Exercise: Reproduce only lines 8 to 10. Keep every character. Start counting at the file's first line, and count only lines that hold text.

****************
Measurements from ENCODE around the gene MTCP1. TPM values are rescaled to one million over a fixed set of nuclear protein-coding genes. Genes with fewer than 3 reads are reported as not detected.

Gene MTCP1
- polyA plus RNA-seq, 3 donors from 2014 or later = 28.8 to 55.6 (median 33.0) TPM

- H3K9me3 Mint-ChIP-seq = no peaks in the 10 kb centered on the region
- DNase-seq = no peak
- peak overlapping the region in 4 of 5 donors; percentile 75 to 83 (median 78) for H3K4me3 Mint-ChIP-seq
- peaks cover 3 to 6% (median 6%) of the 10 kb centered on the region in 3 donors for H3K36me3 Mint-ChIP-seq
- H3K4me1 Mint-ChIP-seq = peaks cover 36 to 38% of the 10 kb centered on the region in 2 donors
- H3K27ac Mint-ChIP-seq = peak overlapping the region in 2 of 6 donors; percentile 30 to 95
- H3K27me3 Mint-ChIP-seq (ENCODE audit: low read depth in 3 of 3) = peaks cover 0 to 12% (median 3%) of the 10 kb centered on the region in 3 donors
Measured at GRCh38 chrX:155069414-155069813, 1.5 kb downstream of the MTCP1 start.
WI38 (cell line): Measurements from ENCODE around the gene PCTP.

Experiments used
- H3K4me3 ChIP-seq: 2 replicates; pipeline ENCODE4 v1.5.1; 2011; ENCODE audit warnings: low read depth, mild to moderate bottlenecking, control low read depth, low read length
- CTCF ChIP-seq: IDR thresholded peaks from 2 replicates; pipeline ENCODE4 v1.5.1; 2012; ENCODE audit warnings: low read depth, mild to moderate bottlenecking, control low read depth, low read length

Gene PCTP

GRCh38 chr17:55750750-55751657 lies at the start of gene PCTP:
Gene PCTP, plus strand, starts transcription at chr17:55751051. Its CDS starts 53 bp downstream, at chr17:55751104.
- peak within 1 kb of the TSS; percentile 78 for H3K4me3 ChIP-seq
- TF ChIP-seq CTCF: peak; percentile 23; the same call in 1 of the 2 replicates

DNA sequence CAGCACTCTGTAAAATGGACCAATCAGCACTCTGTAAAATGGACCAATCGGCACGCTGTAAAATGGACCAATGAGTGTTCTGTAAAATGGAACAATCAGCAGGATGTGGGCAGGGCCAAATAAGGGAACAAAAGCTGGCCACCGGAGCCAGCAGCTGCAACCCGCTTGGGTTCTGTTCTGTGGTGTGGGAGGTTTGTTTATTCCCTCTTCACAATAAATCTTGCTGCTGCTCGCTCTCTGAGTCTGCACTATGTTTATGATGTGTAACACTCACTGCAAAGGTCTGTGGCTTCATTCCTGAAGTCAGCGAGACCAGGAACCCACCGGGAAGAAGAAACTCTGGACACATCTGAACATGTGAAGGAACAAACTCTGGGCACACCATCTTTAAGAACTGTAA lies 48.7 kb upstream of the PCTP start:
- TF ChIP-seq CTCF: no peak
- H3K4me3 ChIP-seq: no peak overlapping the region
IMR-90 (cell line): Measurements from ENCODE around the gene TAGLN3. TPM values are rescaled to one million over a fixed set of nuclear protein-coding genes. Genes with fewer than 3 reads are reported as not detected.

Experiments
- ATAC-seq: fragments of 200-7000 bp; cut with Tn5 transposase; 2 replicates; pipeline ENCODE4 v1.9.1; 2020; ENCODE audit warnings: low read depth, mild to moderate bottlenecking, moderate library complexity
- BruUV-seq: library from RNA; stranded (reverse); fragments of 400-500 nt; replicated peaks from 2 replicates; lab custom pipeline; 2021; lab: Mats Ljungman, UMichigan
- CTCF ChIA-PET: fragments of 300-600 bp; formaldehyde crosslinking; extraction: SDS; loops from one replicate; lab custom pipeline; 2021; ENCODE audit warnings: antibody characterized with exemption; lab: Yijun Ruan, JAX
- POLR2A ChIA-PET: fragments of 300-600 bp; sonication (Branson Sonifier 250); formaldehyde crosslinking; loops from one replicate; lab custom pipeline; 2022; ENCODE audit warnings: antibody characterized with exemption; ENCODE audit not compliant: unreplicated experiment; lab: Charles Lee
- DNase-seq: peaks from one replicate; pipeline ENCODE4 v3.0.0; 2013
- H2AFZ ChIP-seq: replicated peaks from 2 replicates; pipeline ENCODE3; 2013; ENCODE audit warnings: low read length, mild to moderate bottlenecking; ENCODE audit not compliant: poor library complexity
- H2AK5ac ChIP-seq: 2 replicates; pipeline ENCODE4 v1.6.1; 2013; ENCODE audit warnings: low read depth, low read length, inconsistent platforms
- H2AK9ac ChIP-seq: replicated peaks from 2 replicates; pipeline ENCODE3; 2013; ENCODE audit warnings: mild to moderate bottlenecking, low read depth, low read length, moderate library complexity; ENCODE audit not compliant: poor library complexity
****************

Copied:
- H3K4me1 Mint-ChIP-seq = peaks cover 36 to 38% of the 10 kb centered on the region in 2 donors
- H3K27ac Mint-ChIP-seq = peak overlapping the region in 2 of 6 donors; percentile 30 to 95
- H3K27me3 Mint-ChIP-seq (ENCODE audit: low read depth in 3 of 3) = peaks cover 0 to 12% (median 3%) of the 10 kb centered on the region in 3 donors